State Representative Eddie Lucio has many reasons to be proud. Since he was elected into office in 2006, and re-elected in 2008, he has managed to bring many positive changes to his constituency. For this fifth generation Texan, born and raised in Brownsville, nothing could make him happier.
One bill that Lucio sponsored and that recently passed authorizes the University of Texas System Board of Regents to establish the University of Texas Health Science Center-South Texas. Lucio is particularly excited about this because of its far-reaching, long-term ramifications for South Texas. “First of all this allows the Regional Academic Health Center to be expanded to a health science center that will consist of a medical school,” Lucio explains. “Historically any area that has a medical school sees a dramatic increase in the quality of medical care for a broad spectrum of people.” Indeed he is right, when medicine is made a central focus of a community, the number of people receiving quality care expands. Not only that, Lucio sees the economic ramifications of building a medical facility in South Texas too. The two are inexorably intertwined.
One aspect that particularly delights Lucio is that many local organizations, in anticipation of a brighter future are working together to make their communities healthier. “We see more biking and hiking trails,” Lucio says, “and more running clubs have started up. I am also happy to see more farmer’s markets springing up, allowing those who did not have easy access to fresh fruits and vegetables to now purchase them.”
Lucio is making strides in education too. He is concerned that for the first time in American history the generation currently growing up will not live as long as their predecessors. Rising obesity, diabetes and related heart issues are at the center of the problems, and early education is the key, maintains Lucio. The earlier one is taught right nutrition, how to cook healthful foods and to exercise the better one’s chances to live a long and healthy life. Right now Lucio is concerned that we could be raising smart kids, mentally strong but physically weak. He wants to focus on the whole person, ensuring that they receive proper mental and physical stimulation. He works with organizations like the American Diabetes Association to get the right literature into people’s hands. “Education is the key,” Lucio says adamantly.
Children are near and dear to State Representative Lucio’s heart, especially since the birth of his own daughter Olivia in August 2009. He sponsored and authored legislation that extended the existing CHIP program offered in Texas. This legislation established the Medicaid Buy-In Program for children with special needs, early childhood health and the expansion of insurance coverage for those with special needs. “Parents who have children with special needs themselves face unique challenges,” Lucio says seriously. “Their medical bills are of necessity higher than other families, and they should not be penalized because they are doing the right thing for their child.” It is apparent that Lucio does not speak flippantly — he really does care. That caring shines through in almost every word he says regarding education, health and medical care.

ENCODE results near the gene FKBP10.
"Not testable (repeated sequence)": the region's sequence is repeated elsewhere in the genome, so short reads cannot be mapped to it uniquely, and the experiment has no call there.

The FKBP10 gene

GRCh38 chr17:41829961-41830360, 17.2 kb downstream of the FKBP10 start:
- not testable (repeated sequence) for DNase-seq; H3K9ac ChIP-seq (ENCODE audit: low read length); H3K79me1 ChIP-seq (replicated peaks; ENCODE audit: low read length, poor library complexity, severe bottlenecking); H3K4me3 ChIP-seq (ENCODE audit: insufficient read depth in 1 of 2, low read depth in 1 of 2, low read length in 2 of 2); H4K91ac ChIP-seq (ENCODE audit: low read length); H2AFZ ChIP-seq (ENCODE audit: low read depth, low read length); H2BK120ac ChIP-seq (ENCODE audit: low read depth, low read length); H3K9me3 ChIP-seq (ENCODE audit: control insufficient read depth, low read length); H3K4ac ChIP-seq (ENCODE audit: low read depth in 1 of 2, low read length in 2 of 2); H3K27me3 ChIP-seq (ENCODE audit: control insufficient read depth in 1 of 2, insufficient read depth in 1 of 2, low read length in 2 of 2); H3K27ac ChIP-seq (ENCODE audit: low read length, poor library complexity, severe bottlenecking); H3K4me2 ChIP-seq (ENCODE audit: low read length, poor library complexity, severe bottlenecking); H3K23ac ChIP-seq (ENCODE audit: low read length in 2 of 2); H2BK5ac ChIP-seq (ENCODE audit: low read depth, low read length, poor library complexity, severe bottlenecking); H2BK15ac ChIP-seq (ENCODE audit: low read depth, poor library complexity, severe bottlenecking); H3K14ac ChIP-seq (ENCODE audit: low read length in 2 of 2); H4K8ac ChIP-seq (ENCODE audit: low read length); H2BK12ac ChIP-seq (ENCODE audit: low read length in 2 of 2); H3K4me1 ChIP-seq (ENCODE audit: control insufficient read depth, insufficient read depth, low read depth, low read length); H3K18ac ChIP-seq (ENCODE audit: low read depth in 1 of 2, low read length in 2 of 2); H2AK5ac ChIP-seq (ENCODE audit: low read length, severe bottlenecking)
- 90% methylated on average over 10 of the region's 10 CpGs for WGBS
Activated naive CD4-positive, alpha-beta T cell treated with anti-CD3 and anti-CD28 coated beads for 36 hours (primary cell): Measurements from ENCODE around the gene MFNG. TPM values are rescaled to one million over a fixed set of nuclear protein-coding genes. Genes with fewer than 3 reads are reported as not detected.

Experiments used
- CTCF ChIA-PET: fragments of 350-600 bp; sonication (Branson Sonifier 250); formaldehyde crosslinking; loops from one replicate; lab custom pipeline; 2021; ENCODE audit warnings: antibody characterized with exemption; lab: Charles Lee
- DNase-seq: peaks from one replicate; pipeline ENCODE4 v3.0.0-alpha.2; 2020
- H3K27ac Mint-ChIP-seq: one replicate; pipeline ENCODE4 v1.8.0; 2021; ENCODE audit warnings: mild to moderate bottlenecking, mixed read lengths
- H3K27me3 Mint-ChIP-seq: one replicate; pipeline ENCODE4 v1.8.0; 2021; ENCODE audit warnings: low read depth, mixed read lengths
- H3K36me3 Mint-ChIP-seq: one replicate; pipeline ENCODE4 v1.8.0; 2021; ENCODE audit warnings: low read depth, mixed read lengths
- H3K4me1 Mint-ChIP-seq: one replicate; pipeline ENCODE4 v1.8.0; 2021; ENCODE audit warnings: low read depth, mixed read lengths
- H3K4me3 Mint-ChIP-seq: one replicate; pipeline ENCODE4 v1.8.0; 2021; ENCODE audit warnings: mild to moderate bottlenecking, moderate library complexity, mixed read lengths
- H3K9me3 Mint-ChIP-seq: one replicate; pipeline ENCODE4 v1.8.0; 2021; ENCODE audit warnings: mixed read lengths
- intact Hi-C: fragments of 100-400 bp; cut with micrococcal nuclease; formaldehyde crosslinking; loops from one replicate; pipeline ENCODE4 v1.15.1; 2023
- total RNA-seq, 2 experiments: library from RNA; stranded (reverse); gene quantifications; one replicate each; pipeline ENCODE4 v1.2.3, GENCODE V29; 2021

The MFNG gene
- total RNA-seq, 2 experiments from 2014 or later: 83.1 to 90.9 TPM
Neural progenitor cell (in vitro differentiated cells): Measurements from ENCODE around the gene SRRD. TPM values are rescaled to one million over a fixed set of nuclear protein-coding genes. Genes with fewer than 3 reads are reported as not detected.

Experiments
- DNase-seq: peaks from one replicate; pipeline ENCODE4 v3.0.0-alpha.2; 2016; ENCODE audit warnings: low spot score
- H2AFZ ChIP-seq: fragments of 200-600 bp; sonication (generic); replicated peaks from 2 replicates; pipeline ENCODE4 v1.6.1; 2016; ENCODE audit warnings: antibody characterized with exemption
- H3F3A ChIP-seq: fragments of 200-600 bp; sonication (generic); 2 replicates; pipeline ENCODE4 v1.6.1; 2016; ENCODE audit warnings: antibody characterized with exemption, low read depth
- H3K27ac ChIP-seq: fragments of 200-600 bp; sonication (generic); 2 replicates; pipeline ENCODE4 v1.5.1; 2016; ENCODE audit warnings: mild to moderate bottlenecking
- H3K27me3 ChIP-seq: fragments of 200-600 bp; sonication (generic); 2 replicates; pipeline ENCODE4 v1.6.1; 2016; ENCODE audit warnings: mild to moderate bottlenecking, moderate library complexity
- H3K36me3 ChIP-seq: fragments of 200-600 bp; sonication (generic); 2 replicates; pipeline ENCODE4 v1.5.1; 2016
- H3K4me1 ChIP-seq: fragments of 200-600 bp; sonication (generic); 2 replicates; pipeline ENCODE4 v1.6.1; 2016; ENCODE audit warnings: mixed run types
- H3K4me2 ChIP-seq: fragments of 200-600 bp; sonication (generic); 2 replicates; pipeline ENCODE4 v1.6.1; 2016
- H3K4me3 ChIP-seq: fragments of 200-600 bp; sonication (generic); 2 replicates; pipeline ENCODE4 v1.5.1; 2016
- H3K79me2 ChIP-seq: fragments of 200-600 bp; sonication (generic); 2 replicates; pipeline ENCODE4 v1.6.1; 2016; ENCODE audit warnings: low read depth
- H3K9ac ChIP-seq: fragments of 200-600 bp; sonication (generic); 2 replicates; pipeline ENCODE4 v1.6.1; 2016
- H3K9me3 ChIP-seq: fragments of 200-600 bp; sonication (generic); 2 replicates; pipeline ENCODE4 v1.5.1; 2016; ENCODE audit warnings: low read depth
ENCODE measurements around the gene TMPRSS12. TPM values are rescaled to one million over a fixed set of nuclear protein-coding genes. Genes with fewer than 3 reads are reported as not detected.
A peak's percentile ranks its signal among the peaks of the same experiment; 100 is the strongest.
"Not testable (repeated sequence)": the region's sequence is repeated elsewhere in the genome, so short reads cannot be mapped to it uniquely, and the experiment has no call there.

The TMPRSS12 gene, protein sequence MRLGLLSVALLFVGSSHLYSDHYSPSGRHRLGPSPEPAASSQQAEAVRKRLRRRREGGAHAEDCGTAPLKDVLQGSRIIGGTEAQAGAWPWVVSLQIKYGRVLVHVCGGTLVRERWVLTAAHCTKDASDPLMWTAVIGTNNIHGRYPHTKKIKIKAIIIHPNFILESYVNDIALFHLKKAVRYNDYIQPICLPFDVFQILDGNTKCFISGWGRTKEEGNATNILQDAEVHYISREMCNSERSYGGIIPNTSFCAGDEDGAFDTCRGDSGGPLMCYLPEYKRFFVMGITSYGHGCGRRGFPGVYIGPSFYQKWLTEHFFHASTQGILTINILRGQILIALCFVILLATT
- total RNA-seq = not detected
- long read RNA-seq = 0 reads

He is not scared to talk about the tough issues either, like illegal immigration. Lucio supports comprehensive reform to the current immigration laws which are woefully outdated. He also believes the United States should be doing more to support our Southern neighbor. “We provide aid to so many countries around the world, and yet here is a country literally on our doorstep who could really use our help.” He is not talking about just giving money to Mexico, which would be a short-gap measure, but by helping to create a workforce program in Mexico so they can generate their own wealth. “There is no middle class in Mexico,” Lucio explains, “so most people coming over are coming over not because they are Yankee fans, but because they need to put bread on their family’s table.” He believes by investing in a workforce program the United States and Mexico would reap mutual long-term benefits. He sees what previous administrations have tried to do as mere band-aids, and really wants to be part of a solution, one that works for everyone. “We owe a debt to Mexico too,” he says. “Mexican nationals come across the border and work and spend their money in our cities. If we can work together to find solutions I am confident that drug cartels would dwindle and immigration could be contained.”
Lucio comes from a long line of people who have given themselves to public service. Eddie’s father is State Senator and he and his father share many of the same passions — education, health care and the environment. Although Lucio runs his own law practice, he has made serving his constituents his #1 priority. Fortunately, his wife, Jaime is fully supportive. “She is a stay at home mother for the moment,” Lucio says, “but she is also an accountant, so she keeps the firm’s books for me.” He maintains he could not do all he does without his wife alongside him. “I am a lucky man.”
Lucky or not, Lucio has proven that his hard work for his district has certainly paid off. He can look with pride at what he has achieved in the last four years and what he can hope to achieve in the future. With a desire to make life better for all those in South Texas, he vows to work as hard now as when he was first elected into office. Lucio has incredible drive and passion, and it shows in what he has already put into place, and in his plans for the future.